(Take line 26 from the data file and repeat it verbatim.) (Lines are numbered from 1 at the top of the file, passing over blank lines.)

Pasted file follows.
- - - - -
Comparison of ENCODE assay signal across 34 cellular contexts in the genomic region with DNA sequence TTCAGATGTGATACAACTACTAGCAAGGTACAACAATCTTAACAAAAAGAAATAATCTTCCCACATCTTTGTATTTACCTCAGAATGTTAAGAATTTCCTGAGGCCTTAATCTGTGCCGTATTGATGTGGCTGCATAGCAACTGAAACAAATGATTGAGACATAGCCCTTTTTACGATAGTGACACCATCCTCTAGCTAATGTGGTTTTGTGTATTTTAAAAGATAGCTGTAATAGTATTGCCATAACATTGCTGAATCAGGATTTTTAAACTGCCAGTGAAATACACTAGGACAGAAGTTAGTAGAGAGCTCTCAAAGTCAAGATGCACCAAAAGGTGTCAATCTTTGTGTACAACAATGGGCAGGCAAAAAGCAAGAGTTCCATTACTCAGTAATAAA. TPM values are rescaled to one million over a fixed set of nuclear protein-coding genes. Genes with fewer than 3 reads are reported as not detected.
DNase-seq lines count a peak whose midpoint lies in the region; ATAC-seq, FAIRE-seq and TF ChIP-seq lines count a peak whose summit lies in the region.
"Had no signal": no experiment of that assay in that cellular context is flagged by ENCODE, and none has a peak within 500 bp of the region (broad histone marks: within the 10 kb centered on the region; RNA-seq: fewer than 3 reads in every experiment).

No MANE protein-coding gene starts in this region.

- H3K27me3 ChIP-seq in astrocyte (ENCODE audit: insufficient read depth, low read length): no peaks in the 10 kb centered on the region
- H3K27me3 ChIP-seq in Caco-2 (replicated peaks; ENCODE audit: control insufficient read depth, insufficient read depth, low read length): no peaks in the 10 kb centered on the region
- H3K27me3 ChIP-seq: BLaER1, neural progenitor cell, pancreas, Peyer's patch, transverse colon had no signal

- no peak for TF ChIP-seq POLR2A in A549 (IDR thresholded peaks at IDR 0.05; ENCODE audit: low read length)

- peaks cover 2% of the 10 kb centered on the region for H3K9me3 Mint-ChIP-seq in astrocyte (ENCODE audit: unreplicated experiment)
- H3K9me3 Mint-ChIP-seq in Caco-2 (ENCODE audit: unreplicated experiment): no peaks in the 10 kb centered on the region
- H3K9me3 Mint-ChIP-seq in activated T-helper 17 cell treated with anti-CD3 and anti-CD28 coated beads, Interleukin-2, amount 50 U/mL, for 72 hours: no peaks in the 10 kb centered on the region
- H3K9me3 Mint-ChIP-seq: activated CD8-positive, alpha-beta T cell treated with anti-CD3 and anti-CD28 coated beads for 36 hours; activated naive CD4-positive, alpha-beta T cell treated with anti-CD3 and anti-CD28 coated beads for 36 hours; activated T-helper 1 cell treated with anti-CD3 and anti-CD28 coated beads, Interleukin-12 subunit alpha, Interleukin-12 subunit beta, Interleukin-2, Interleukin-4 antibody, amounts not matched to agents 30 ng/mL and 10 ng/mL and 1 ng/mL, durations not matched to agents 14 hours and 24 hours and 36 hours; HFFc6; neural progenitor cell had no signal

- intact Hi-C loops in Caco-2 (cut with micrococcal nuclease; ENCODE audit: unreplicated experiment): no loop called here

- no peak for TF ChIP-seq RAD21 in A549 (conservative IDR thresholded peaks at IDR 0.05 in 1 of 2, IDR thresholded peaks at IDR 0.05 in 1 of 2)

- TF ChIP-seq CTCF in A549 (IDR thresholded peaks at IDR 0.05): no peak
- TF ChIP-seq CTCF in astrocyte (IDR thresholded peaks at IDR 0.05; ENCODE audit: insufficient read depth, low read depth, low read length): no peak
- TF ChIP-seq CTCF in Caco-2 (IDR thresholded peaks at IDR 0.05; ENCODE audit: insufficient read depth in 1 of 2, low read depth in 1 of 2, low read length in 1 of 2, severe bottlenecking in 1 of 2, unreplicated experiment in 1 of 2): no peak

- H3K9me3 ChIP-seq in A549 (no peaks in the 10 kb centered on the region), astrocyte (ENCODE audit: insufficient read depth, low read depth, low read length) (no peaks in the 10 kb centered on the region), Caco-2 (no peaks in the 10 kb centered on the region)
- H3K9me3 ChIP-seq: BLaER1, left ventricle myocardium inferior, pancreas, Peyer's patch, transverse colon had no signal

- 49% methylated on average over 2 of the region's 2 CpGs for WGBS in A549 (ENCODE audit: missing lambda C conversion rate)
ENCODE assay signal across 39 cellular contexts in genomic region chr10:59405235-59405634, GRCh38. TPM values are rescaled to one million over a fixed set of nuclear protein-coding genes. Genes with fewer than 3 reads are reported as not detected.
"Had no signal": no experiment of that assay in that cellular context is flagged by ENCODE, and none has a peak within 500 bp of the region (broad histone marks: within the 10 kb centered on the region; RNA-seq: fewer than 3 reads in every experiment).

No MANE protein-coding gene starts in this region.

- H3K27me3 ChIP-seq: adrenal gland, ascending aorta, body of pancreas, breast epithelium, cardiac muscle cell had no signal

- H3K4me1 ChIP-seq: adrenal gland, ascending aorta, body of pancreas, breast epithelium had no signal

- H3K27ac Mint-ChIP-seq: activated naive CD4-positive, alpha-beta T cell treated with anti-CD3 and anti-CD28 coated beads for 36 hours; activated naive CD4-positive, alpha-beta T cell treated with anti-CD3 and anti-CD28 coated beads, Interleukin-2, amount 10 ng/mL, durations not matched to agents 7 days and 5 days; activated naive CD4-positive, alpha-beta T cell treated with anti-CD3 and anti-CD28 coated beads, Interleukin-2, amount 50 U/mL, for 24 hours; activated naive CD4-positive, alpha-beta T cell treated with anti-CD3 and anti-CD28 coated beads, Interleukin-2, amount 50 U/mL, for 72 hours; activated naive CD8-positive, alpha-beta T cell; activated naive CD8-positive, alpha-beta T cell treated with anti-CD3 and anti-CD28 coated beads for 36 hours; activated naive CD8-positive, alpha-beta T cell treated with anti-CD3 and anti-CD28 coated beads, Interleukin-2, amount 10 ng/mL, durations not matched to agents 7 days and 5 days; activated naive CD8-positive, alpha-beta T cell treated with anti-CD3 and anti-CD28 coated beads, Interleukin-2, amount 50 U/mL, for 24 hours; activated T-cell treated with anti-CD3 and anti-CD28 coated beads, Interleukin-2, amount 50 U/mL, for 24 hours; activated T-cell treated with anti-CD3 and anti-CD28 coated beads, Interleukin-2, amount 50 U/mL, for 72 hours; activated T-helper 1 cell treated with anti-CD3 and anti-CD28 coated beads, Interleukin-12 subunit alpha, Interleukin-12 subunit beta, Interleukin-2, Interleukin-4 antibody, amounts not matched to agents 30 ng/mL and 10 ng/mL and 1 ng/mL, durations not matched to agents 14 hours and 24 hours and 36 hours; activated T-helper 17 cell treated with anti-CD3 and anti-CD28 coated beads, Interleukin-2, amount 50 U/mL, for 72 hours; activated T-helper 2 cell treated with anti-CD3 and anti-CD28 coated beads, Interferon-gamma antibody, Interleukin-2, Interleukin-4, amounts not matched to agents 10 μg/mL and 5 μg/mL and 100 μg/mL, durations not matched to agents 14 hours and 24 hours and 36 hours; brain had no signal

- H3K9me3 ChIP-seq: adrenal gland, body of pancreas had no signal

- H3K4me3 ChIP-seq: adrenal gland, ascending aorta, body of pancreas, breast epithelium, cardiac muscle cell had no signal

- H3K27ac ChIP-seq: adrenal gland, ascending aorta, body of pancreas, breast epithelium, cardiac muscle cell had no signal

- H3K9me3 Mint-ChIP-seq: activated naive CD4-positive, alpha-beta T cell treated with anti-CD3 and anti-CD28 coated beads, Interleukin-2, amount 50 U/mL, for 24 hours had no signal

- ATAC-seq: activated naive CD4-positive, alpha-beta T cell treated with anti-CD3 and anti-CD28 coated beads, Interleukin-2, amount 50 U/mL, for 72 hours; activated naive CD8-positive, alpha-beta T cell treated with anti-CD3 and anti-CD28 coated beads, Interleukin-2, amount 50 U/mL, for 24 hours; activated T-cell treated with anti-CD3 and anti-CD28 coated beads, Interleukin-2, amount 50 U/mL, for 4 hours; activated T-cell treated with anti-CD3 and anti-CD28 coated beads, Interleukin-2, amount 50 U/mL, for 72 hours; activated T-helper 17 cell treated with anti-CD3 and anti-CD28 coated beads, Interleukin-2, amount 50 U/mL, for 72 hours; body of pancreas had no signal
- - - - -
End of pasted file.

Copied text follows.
- H3K27ac Mint-ChIP-seq: activated naive CD4-positive, alpha-beta T cell treated with anti-CD3 and anti-CD28 coated beads for 36 hours; activated naive CD4-positive, alpha-beta T cell treated with anti-CD3 and anti-CD28 coated beads, Interleukin-2, amount 10 ng/mL, durations not matched to agents 7 days and 5 days; activated naive CD4-positive, alpha-beta T cell treated with anti-CD3 and anti-CD28 coated beads, Interleukin-2, amount 50 U/mL, for 24 hours; activated naive CD4-positive, alpha-beta T cell treated with anti-CD3 and anti-CD28 coated beads, Interleukin-2, amount 50 U/mL, for 72 hours; activated naive CD8-positive, alpha-beta T cell; activated naive CD8-positive, alpha-beta T cell treated with anti-CD3 and anti-CD28 coated beads for 36 hours; activated naive CD8-positive, alpha-beta T cell treated with anti-CD3 and anti-CD28 coated beads, Interleukin-2, amount 10 ng/mL, durations not matched to agents 7 days and 5 days; activated naive CD8-positive, alpha-beta T cell treated with anti-CD3 and anti-CD28 coated beads, Interleukin-2, amount 50 U/mL, for 24 hours; activated T-cell treated with anti-CD3 and anti-CD28 coated beads, Interleukin-2, amount 50 U/mL, for 24 hours; activated T-cell treated with anti-CD3 and anti-CD28 coated beads, Interleukin-2, amount 50 U/mL, for 72 hours; activated T-helper 1 cell treated with anti-CD3 and anti-CD28 coated beads, Interleukin-12 subunit alpha, Interleukin-12 subunit beta, Interleukin-2, Interleukin-4 antibody, amounts not matched to agents 30 ng/mL and 10 ng/mL and 1 ng/mL, durations not matched to agents 14 hours and 24 hours and 36 hours; activated T-helper 17 cell treated with anti-CD3 and anti-CD28 coated beads, Interleukin-2, amount 50 U/mL, for 72 hours; activated T-helper 2 cell treated with anti-CD3 and anti-CD28 coated beads, Interferon-gamma antibody, Interleukin-2, Interleukin-4, amounts not matched to agents 10 μg/mL and 5 μg/mL and 100 μg/mL, durations not matched to agents 14 hours and 24 hours and 36 hours; brain had no signal